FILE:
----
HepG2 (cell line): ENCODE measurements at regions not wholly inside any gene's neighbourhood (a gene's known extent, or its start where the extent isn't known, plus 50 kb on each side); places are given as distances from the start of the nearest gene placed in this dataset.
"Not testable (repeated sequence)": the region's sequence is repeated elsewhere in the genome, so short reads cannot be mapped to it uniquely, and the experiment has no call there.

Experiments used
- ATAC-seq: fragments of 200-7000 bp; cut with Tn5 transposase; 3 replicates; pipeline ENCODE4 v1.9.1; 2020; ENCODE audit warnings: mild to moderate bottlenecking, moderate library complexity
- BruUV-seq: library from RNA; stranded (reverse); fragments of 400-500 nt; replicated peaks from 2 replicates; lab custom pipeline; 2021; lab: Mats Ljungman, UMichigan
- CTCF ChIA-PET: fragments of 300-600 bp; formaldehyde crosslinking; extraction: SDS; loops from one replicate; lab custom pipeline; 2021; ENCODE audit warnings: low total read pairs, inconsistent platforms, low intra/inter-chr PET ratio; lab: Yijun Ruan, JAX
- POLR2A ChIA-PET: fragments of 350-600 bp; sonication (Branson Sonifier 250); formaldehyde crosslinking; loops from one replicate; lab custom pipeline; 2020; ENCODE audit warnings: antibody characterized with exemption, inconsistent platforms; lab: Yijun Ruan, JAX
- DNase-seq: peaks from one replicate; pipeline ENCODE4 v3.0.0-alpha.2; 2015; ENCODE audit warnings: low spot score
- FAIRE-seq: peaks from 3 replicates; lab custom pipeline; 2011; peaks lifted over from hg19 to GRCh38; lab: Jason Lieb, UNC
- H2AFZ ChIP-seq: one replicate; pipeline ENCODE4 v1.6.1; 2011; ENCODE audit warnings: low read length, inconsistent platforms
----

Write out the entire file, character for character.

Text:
HepG2 (cell line): ENCODE measurements at regions not wholly inside any gene's neighbourhood (a gene's known extent, or its start where the extent isn't known, plus 50 kb on each side); places are given as distances from the start of the nearest gene placed in this dataset.
"Not testable (repeated sequence)": the region's sequence is repeated elsewhere in the genome, so short reads cannot be mapped to it uniquely, and the experiment has no call there.

Experiments used
- ATAC-seq: fragments of 200-7000 bp; cut with Tn5 transposase; 3 replicates; pipeline ENCODE4 v1.9.1; 2020; ENCODE audit warnings: mild to moderate bottlenecking, moderate library complexity
- BruUV-seq: library from RNA; stranded (reverse); fragments of 400-500 nt; replicated peaks from 2 replicates; lab custom pipeline; 2021; lab: Mats Ljungman, UMichigan
- CTCF ChIA-PET: fragments of 300-600 bp; formaldehyde crosslinking; extraction: SDS; loops from one replicate; lab custom pipeline; 2021; ENCODE audit warnings: low total read pairs, inconsistent platforms, low intra/inter-chr PET ratio; lab: Yijun Ruan, JAX
- POLR2A ChIA-PET: fragments of 350-600 bp; sonication (Branson Sonifier 250); formaldehyde crosslinking; loops from one replicate; lab custom pipeline; 2020; ENCODE audit warnings: antibody characterized with exemption, inconsistent platforms; lab: Yijun Ruan, JAX
- DNase-seq: peaks from one replicate; pipeline ENCODE4 v3.0.0-alpha.2; 2015; ENCODE audit warnings: low spot score
- FAIRE-seq: peaks from 3 replicates; lab custom pipeline; 2011; peaks lifted over from hg19 to GRCh38; lab: Jason Lieb, UNC
- H2AFZ ChIP-seq: one replicate; pipeline ENCODE4 v1.6.1; 2011; ENCODE audit warnings: low read length, inconsistent platforms